Nonviolent Resistance a global History 1830-2000

Week 12. Anti-Apartheid Movement in South Africa

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Week 12. Anti-Apartheid Movement in South Africa

The anti-apartheid movement that continued from 1945 to 1994 will be examined, focusing on the change from nonviolence to violence around 1960, and then on the nonviolent upsurge lead by the United Democratic Front in the 1980s that culminated in the fall of the apartheid regime.

A DVD will be shown on the township revolt of 1980s.
Core reading:

  • Ackerman & DuVall, A Force more Powerful, chapter 9, pp. 335-368.

  • Kurt Schock, Unarmed Insurrections, pp.56-68.

  • S. Zunes, ‘The role of non-violent action in the downfall of apartheid’, Journal of Modern African Studies, Vol. 37, No.1, March 1998, pp. 137-170. Also in S. Zunes, L. Kurtz and S. Asher, Nonviolent Social Movements: A Geographical Perspective, Oxford 1999. (3 copies in SRC)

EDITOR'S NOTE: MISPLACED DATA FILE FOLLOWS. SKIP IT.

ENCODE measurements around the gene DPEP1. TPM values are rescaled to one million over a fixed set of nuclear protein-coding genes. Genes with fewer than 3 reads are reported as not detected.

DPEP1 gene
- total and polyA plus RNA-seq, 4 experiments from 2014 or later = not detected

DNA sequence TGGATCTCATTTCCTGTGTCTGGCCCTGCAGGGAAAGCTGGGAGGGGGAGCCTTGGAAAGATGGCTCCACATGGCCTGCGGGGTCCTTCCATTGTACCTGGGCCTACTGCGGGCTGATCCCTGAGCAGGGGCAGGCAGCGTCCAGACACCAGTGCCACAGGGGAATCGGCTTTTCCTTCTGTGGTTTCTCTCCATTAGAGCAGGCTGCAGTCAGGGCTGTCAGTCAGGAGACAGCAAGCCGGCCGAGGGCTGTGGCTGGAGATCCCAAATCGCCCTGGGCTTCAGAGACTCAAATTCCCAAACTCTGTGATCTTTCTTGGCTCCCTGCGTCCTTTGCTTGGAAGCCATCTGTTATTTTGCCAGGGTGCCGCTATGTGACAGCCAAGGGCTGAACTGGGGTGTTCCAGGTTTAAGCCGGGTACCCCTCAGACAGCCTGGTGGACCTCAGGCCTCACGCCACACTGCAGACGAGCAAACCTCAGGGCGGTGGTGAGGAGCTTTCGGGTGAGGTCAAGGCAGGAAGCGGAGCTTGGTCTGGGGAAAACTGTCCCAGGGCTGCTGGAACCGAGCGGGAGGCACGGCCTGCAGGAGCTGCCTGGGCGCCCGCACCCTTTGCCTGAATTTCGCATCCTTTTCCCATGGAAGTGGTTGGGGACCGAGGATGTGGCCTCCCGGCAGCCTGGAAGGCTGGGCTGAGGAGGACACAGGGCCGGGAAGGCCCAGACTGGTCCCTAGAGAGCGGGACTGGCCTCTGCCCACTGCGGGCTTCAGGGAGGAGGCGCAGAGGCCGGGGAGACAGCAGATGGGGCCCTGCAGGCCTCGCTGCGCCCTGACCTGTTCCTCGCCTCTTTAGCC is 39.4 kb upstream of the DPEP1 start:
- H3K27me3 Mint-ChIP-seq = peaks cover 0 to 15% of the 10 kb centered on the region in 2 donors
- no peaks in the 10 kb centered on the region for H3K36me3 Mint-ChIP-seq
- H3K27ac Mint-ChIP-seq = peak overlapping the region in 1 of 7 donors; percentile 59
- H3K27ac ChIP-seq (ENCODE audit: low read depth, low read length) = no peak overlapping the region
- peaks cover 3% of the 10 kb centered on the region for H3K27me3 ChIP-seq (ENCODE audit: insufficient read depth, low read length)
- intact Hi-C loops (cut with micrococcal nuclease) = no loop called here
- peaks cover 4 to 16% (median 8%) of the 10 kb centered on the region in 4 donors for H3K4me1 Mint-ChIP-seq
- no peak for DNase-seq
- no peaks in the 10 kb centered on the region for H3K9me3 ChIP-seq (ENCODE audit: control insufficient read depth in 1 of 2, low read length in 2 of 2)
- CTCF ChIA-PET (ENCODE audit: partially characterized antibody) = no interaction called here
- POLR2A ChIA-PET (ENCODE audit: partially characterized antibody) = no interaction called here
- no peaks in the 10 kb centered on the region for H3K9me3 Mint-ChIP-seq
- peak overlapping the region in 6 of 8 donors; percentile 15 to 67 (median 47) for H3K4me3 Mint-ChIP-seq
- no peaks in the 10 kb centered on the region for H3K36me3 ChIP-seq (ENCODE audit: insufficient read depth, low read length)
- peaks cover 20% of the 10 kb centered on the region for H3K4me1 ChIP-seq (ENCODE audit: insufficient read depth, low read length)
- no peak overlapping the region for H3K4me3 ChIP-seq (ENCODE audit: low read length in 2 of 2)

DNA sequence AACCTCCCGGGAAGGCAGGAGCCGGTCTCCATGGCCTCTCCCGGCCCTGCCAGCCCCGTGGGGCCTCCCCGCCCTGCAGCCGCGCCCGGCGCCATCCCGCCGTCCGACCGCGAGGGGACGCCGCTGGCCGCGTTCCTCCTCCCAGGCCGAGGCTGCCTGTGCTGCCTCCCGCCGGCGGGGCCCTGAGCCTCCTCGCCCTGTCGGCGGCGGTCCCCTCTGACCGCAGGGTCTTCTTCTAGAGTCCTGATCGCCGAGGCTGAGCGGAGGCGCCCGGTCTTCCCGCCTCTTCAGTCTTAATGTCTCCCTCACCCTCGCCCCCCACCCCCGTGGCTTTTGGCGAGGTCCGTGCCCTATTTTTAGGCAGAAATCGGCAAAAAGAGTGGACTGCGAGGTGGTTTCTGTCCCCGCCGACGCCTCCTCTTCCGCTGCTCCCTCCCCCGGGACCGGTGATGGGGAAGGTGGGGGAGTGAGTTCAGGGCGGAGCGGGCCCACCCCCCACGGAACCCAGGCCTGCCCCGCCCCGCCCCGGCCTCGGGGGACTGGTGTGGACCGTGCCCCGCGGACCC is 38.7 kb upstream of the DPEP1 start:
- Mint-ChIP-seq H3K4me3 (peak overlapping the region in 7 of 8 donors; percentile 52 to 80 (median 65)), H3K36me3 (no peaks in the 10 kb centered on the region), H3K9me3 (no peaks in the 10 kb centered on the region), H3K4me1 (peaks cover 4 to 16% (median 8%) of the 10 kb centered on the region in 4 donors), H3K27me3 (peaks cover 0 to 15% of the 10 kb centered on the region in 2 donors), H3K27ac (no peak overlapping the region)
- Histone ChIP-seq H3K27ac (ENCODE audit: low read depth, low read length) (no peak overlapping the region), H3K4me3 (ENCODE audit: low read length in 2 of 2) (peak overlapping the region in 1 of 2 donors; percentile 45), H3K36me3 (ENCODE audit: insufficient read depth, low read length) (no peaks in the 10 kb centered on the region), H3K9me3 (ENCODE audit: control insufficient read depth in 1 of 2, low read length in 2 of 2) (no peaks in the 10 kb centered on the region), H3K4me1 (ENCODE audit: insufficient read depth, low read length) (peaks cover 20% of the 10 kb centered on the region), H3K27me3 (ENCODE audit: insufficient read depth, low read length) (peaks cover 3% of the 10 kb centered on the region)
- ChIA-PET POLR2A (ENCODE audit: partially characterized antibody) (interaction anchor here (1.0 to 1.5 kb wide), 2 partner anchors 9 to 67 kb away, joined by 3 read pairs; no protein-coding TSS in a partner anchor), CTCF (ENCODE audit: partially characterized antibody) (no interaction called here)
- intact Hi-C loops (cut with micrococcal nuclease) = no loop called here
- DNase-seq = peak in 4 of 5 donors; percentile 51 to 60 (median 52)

Questions for discussion:

  • What were the main fault-lines in the apartheid regime that could be opened up through nonviolent resistance?

  • Assess Nelson Mandela’s critique of nonviolent resistance – how valid was it in the circumstances?

  • How did the Black Consciousness movement led by Steve Biko in the 1970s relate to nonviolent resistance?

  • How did the United Democratic Front (UDF), which was launched in 1983, relate to nonviolence?

  • Given the strength of the apartheid state, which forms of nonviolent resistance proved most effective in the long term?

  • What brought the eventual downfall of the apartheid regime? Was it influenced by the growing violence in the townships, with ‘necklacing’ of collaborators and so on? Were nonviolent forms of resistance more important? What was the role of international pressure on the apartheid regime?

Further Reading:

  • Warwick library sections JD 116.66 R3; DT 780.D2; DT 763.W2

  • Peter Ackerman and Christopher Kruegler, Strategic Nonviolent Conflict: The Dynamics of People Power in the Twentieth Century, pp. 344-45.

  • Jeremy Baskin, Striking Back: A History of COSATU (London 1991). (COSATU was the Congress of South African Trade Unions.)

  • Howard Barrell, ‘The Turn to the Masses: The African National Congress’ Strategic Review of 1978-79’, Journal of Southern African Studies, Vol. 18, no. 1, 1992.

  • William Beinart, Twentieth Century South Africa (Oxford 2001).

  • Steve Biko, Black Consciousness in South Africa.